UJA Group Sees Democracy Growing in Germany, Sympathy for Israel
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UJA Group Sees Democracy Growing in Germany, Sympathy for Israel

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A 20-man United Jewish Appeal delegation completed today an eight-day study of conditions in Germany in the first visit ever made to Germany by a UJA group.

The mission said it believed that a “democratic seed” had been planted and was growing in West Germany, and that the well-being of the 30,000 Jews now resident there would be served. It also agreed that the West German Government had no intention of forgetting the Nazi atrocities against European Jewry, and that the German Jewish communities had a right to live in Germany and should be considered part of world Jewry. The mission reported it had found among both the Government and the German Jewish communities a great interest and sympathy for Israel and for practical work on behalf of Israel.

The mission members offered those impressions for American Jewry as they departed for Geneva to rejoin the other members of the current UJA mission. They had met with key officials of the federal and state governments, and with mayors of Bonn, Dusseldorf, Hamburg and other cities. They had also visited both East and West Berlin and the site of the Bergen-Belsen death camp.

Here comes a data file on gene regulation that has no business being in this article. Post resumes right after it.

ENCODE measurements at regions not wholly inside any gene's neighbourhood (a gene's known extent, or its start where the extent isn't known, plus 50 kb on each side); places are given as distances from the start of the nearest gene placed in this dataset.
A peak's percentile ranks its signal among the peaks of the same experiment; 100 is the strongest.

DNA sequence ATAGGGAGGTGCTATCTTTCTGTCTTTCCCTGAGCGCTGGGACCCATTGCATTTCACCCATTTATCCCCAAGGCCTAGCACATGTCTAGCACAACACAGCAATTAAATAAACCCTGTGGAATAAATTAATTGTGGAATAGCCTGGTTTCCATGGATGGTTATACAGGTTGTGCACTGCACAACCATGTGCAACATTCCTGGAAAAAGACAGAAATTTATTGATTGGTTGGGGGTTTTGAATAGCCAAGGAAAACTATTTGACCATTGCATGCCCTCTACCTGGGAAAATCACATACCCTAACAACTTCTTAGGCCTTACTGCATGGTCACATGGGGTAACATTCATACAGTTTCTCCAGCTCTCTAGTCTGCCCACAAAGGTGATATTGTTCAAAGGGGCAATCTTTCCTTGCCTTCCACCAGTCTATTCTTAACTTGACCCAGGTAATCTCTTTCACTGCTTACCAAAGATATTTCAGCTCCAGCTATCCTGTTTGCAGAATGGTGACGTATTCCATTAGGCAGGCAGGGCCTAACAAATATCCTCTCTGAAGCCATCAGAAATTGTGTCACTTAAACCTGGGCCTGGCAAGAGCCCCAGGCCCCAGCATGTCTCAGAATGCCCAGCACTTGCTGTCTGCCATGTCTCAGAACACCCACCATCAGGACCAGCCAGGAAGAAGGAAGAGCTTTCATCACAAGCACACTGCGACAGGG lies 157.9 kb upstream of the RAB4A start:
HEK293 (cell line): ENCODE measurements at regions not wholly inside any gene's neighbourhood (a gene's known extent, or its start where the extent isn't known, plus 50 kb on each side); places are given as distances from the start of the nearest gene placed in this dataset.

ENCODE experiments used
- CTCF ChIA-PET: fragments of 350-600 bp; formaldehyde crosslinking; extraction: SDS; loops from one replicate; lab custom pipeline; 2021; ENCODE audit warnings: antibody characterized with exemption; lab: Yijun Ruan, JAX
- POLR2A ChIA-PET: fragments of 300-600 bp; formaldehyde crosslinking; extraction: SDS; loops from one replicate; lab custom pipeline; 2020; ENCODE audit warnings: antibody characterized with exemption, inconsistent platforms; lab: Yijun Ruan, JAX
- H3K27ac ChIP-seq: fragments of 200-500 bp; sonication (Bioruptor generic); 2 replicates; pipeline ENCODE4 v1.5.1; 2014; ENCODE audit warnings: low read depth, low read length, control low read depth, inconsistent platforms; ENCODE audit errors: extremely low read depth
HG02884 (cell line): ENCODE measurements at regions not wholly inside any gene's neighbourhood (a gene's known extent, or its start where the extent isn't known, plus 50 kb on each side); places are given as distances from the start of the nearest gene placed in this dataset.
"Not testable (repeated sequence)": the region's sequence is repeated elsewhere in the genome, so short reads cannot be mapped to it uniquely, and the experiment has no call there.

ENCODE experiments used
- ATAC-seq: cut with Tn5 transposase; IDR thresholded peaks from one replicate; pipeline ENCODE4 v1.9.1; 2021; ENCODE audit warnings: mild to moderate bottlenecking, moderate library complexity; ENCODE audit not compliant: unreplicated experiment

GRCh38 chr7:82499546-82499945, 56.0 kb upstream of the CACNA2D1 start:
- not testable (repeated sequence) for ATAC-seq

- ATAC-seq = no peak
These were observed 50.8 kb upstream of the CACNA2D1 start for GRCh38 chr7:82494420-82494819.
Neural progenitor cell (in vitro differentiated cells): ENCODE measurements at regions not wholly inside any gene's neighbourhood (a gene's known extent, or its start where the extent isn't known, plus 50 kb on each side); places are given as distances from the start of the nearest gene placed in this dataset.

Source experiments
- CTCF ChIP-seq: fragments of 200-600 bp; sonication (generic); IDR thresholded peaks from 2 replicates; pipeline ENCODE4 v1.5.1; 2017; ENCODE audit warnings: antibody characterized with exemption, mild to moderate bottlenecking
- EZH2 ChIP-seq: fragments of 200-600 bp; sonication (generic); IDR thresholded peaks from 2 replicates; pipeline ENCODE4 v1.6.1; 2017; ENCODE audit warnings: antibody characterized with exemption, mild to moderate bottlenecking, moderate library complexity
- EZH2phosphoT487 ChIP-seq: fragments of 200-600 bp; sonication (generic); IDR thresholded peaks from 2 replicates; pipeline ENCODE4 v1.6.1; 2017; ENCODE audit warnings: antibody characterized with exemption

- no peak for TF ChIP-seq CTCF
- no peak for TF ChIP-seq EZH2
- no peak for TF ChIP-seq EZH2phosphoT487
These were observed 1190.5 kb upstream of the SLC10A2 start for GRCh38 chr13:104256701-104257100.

They said that some of the officials told them that feelings of guilt and shame still prevailed over the Nazi mass murders and, at the same time, appealed for Jewish understanding of the efforts which the government was making to educate Germans for democracy. Mission members said they were shown school texts in which Nazi atrocities against European Jewry were described in words and pictures of the Hitler period, and in which specific reference was made to the Nazi slaughter of 6,000,000 Jews.

In a related development, Dr. Nahum Goldmann disclosed that West Berlin’s Mayor Willy Brandt told him yesterday he was willing to make available for use as a Jewish-sponsored center for the study of Nazism the building where the Nazis plotted the mass murder of European Jewry. Dr. Goldmann came here to discuss the project, for which a private founding committee was set up last month. The building is a villa in Wannsee, a West Berlin suburb, where SS Gen. Reinhard Heydrich and SS Col Adolf Eichmann met with other Nazis in 1942, and laid plans to kill all 11,000,000 European Jews.

The center would study and collect data not only on the Nazi handling of Jews but also on all aspects of the Nazi ideology and history, Dr. Goldmann said. He added that the center will be financed through funds from individual donors and foundations.

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